And although I just linked to an online store (actually a coalition of independent bookstores), I found just about all of these at my local library, either in physical copy or electronically.

Having said that, this year I’m going to dive into a copy of Maus which I was inspired to order when a school board decided to ban it from their curriculum — and evidently, I was not alone. Like many of the books I listed above, Maus has been one of those works I’ve meant to read for years –I even recall reading sections of it in school way back when– but I’ve never sat down and read through the whole thing.

So why now? Because my kids have already asked me about evil in the world and how it can happen and what happens next and what one can do. Because they know the stork isn’t gonna bail them out. So I have a copy, ready and waiting for those sorts of discussions.

Because I’m thinking of the children.

May your reading selection send scores of scolds and censors to their fainting couches.

Prep for Banned Books Week 2022

Next week, September 18-24 is Banned Books Week, an annual celebration of, depending on who you ask, the freedom to read, sticking it to The Man, both, or perhaps all of them and so much more.

Odds are I read challenged or banned books throughout the year, but for the life of this blog, I’ve tried to make sure to do so during the coming week. In part, the most challenged books of a given year are often new ones I haven’t had to check out (though I have gone to classics I somehow missed growing up like The Catcher in the Rye and I Know Why the Caged Bird Sings).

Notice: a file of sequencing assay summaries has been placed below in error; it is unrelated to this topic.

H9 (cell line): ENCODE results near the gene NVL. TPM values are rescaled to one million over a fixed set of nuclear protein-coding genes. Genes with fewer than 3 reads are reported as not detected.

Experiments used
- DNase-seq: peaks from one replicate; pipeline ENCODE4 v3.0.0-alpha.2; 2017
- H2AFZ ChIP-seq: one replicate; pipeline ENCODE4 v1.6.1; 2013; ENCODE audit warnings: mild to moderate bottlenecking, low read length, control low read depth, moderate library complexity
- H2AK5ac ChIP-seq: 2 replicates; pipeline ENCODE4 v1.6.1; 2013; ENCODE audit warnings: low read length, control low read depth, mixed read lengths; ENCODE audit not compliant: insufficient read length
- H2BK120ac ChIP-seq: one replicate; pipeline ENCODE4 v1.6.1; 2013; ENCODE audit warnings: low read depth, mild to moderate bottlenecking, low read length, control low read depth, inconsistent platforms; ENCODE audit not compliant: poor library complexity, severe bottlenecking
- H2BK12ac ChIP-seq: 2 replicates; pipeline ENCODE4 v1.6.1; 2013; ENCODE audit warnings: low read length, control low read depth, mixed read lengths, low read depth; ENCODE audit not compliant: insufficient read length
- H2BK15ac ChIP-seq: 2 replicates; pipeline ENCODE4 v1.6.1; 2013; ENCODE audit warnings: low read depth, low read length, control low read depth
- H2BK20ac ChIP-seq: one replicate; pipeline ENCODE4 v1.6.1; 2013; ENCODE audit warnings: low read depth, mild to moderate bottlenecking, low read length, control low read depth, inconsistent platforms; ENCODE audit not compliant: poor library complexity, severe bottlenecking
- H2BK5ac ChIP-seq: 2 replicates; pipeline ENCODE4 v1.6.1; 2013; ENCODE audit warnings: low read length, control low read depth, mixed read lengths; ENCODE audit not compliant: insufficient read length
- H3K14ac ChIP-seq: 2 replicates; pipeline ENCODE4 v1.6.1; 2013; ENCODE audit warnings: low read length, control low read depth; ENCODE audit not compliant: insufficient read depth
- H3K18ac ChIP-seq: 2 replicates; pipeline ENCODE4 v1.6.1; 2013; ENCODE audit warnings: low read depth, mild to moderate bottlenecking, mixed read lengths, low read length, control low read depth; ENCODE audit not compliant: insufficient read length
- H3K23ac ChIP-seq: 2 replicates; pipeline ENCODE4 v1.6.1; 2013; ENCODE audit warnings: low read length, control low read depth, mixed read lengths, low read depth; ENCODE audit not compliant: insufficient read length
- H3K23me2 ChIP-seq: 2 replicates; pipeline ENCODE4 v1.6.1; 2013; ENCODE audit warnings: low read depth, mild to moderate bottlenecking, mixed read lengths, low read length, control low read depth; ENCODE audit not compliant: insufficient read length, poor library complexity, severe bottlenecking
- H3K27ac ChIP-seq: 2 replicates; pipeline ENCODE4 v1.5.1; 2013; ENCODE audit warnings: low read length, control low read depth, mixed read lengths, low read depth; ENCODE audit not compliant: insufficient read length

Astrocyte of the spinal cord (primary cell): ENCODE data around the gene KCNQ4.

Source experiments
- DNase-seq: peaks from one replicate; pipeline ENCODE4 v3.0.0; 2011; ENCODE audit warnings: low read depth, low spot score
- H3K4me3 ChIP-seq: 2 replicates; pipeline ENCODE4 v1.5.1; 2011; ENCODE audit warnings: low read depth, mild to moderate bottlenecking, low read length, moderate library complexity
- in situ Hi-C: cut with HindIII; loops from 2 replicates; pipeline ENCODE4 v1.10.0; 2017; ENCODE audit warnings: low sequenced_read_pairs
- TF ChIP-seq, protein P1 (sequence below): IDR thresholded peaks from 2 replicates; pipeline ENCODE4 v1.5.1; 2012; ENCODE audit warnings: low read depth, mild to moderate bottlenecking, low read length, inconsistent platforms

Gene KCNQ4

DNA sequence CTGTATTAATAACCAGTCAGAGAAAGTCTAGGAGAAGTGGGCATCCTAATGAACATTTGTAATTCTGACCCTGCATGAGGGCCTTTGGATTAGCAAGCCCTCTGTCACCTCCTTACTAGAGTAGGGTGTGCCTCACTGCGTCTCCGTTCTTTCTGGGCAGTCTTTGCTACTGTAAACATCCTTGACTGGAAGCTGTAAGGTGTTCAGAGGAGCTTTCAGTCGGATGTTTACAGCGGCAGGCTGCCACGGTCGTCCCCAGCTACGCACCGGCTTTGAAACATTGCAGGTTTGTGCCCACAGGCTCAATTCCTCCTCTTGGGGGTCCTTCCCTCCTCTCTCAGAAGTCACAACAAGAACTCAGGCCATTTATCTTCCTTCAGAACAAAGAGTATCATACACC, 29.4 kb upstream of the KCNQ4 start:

In case you’re wondering about what to read, the Banned Books website has some top challenged books, but if you want more options the folks in Collier County, Florida labeled a list of 115 books that have “… been identified by some community members as unsuitable for students.”

Thanks, “Some Community Members.” Kids: your reading list awaits.

Star Trek Day, 2022

I’ve had a busy week, so I’m just pointing you to the recap of all the reveals and videos and tidbits from yesterday’s Star Trek Day.

Resistance to Pumpkin Spice is Futile

Full confession: I wrote and scheduled the first version of this post in the depths of Summer, convinced that “Fall flavors” would be in stores before the end of August. I was not wrong.

“But why?” you may ask. “Why must the end of Summer be sullied with an impatient corporate lust for seasonal profits that ignore all seasonal boundaries?”

You know why.

For everyone who protests it’s not Autumn yet, remember: it’s always Autumn on some planet in the Collective

Allecia Vermillion covers the intriguing origin story of the Pumpkin Spice Latte (aka PSL) for the magazine, Seattle Met. If you’re at all interested in the devilish details about “pumpkin spice” has become an seasonal omnipresence, enjoy (perhaps with an already available PSL).